Note that we can do the same using Causalinference alone:

```
cm.est_via_ols(adj=1)
print(cm.estimates['ols'])
```

```
Treatment Effect Estimates: OLS
Est. S.e. z P>|z| [95% Conf. int.]
--------------------------------------------------------------------------------
ATE 0.201 0.088 2.289 0.022 0.029 0.374
```

Same effect, same p-value as expected.

But is this actually correct?

As demonstrated by Rosenbaum and Ruben in 1983, we can actually see if any particular covariate influences the distribution to the treatment or control groups for participants by calculating **propensity scores.**

A propensity score is simply the probability of being assigned to a specific group (treatment or control) D, given the vector of covariates X. Formally:

\[ \text{propensity score} = P(D_\text{treatment}|X)

\]

The concept is surprisingly simple - this is really just a logistic regression - indeed, we can calculate the results using alogistic regression model:

```
results = sm.Logit(D_treat, sm.add_constant(K_covariates)).fit()
```

or, more aptly, using Causalinference. The results are exactly the same:

```
cm.est_propensity()
print(cm.propensity)
```

```
Estimated Parameters of Propensity Score
Coef. S.e. z P>|z| [95% Conf. int.]
--------------------------------------------------------------------------------
Intercept 0.650 0.711 0.914 0.361 -0.744 2.044
X0 0.685 0.242 2.831 0.005 0.211 1.160
X1 -0.122 0.250 -0.491 0.624 -0.612 0.367
X2 0.111 0.084 1.320 0.187 -0.054 0.275
X3 -0.033 0.115 -0.291 0.771 -0.258 0.191
X4 -0.131 0.137 -0.963 0.336 -0.399 0.136
X5 -0.000 0.014 -0.004 0.996 -0.028 0.028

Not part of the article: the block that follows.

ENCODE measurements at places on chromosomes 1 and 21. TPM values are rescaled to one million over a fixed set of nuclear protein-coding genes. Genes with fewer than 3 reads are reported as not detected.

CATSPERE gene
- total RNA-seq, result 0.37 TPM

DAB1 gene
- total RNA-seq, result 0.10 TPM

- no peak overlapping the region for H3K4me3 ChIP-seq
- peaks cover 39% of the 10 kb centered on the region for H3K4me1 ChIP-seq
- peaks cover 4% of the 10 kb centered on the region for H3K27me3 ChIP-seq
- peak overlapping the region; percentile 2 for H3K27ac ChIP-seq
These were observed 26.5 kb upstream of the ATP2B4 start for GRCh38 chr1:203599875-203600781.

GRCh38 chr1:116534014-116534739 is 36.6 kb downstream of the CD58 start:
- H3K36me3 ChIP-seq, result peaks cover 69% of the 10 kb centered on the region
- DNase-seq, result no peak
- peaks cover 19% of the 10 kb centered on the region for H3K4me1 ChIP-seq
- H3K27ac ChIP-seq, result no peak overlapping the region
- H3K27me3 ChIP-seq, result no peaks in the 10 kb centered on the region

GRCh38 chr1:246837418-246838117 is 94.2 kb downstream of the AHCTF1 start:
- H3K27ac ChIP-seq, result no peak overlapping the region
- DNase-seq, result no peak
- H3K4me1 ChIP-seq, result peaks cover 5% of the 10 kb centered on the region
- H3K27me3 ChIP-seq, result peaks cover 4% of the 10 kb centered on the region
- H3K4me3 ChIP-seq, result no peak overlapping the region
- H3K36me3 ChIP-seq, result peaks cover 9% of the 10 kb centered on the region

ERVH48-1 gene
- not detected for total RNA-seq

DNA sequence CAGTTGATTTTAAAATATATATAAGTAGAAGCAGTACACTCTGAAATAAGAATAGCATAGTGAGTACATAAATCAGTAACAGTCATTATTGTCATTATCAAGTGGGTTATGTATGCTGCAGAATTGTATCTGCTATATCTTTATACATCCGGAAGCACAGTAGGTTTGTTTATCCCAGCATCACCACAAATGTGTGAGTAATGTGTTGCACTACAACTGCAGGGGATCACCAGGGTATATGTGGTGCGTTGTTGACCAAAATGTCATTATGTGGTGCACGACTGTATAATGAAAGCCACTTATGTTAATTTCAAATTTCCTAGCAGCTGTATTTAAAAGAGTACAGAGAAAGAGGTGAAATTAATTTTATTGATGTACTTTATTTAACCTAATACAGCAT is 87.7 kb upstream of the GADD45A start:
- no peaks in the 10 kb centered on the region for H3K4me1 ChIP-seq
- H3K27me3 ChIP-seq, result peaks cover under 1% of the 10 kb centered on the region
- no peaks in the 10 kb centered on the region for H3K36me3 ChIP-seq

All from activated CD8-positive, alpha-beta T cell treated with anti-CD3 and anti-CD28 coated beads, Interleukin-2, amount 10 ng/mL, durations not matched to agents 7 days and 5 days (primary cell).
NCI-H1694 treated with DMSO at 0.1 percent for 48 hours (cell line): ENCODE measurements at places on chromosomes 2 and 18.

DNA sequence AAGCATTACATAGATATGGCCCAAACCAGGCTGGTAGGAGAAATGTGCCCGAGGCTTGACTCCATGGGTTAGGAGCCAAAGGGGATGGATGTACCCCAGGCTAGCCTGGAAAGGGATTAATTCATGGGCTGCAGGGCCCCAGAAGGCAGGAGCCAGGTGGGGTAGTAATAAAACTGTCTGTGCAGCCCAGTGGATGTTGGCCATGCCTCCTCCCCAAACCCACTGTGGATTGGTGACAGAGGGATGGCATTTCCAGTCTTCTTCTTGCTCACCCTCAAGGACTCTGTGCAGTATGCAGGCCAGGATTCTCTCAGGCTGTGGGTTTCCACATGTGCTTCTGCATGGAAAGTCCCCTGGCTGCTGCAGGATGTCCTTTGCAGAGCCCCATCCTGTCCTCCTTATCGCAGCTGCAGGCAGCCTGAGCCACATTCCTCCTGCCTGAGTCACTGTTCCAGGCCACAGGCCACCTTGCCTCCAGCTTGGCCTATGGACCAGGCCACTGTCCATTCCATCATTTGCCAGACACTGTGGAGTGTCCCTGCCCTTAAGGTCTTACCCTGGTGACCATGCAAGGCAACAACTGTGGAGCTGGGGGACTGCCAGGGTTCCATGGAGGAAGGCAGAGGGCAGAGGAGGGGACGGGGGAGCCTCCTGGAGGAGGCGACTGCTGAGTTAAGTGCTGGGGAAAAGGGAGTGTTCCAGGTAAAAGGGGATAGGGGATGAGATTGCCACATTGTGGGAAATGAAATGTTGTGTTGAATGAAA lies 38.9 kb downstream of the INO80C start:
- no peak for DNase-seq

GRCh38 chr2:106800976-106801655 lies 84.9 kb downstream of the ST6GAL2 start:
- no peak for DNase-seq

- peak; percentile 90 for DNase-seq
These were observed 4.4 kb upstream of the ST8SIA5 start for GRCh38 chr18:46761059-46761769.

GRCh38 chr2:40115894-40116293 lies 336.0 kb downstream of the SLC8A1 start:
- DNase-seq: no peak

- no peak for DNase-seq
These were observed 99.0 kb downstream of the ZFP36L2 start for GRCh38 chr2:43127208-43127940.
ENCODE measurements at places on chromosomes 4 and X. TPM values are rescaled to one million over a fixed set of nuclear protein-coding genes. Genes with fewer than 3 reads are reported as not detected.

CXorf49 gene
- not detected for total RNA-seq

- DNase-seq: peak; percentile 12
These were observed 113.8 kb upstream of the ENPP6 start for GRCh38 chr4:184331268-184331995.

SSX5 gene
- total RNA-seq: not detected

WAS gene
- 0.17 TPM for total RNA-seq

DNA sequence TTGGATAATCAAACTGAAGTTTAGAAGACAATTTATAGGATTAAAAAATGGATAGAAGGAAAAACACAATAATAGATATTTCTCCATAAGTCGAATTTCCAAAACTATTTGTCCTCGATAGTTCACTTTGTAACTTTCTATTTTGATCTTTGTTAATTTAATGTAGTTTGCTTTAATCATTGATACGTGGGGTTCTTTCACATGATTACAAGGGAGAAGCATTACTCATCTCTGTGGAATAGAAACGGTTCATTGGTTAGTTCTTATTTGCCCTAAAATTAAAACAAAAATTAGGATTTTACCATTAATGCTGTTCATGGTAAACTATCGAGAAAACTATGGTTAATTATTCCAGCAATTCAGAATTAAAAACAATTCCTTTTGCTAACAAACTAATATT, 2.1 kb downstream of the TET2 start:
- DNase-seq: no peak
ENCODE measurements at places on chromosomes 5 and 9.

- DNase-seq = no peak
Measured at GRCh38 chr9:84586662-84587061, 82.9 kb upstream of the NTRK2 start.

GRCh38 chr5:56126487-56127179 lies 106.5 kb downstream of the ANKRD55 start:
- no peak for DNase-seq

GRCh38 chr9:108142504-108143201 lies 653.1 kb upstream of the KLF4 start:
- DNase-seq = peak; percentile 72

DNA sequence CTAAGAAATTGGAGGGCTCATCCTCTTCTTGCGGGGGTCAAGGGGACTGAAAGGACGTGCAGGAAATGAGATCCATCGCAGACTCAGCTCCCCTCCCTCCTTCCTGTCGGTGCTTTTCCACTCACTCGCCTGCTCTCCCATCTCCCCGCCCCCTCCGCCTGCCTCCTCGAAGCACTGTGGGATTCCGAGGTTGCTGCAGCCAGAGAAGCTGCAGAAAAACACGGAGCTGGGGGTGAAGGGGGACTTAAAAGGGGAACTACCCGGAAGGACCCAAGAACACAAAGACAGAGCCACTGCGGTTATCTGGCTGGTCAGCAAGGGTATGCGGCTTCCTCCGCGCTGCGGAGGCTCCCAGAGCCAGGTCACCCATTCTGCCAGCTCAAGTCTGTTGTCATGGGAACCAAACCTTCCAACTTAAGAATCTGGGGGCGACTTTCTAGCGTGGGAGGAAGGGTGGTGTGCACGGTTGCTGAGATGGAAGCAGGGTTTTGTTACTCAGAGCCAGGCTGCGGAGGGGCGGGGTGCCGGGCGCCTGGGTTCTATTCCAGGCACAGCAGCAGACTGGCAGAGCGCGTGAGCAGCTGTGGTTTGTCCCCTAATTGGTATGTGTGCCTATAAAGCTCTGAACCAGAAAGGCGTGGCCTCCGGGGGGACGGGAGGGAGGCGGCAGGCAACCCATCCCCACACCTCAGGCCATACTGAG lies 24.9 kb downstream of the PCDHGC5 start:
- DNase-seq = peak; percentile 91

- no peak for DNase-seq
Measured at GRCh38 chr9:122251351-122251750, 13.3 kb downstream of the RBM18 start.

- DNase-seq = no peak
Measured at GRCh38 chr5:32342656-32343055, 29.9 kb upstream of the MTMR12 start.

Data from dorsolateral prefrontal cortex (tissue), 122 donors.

X6 0.143 0.174 0.823 0.411 -0.197 0.483
X7 -0.150 0.125 -1.199 0.230 -0.396 0.095
```

What this tells us is that variable X0 - sex - is driving assignment to the control/treatment group in a significant manner. Indeed, we can use a simple exponential link to calculate the probability of being assigned to the treatment group for each sample in our dataset. Let's take for instance the very first pupil in the dataset:

sex | romantic | health | goout | famrel | absences | Dalc | Walc | famsup | |
---|---|---|---|---|---|---|---|---|---|

0 | 1 | 0 | 3 | 4 | 4 | 6 | 1 | 1 | 0 |

The probability of this pupil to belong to the treatment group is 73.11% (this is obviously a chance estimation: this pupil was actually assigned to the control group in the observed state of our world).

```
def estimate_treat(cm, variables):
coefs = cm.propensity['coef']
return 1/(1+np.exp(-(coefs[0]+np.dot(variables, coefs[1:])))) # logit link
estimate_treat(cm, [1,0,3,4,4,6,1,1])
> 0.7311
```

We can now use these propensity score to match together similar people from the cohort group based on their score, which in turn is based on their individual features X. The intuition is simple: we look for pupils which are similar with regard to the co-variates X which, as we recall, we suspected of influencing their assignment to the treatment and control groups. We then calculate the difference between pairs (or triplets, quadruples, ...):

\[ \mathrm{E}[Y_{\text{i, treated}}-Y_{\text{i, control}}|X] \text{ for each } i_{\text{th}} \text{ pair}\]

By averaging this effect across all pairs (which are sampled with replacement) we obtain the final treatment effect.

```
cm.est_via_matching(matches = 1, bias_adj=True)
print(cm.estimates['matching'])
```

```
Treatment Effect Estimates: Matching
Est. S.e. z P>|z| [95% Conf. int.]
--------------------------------------------------------------------------------
ATE 0.180 0.151 1.195 0.232 -0.115 0.476
```

Sure enough, the Average Treatment Effect is still positive, but actually insignificant this time around. We cannot significantly reject the null-hypothesis "the school assistance program has no impact on the actual hours studied" whenever we use the matching estimator.

Hence, we have been able to disprove the refutation of our null-hypothesis. **If we were deploying this model, we'd probably have to find more co-variates or focus on different types of treatment (or actually run a fully randomized trial), **since our naive ML regression is actually wrong.

This whole disproving mechanism is one of the cores of causal inference - a field that significantly overlap with my major interest (Bayesian statistics), is seeing a significant increase in attention and research in the last few years as machine learning becomes more and more prominent. A field, in short, which i strongly recommend you look into, lest you find yourself recommending sunglasses instead of ice-cream advertisements on your daily job.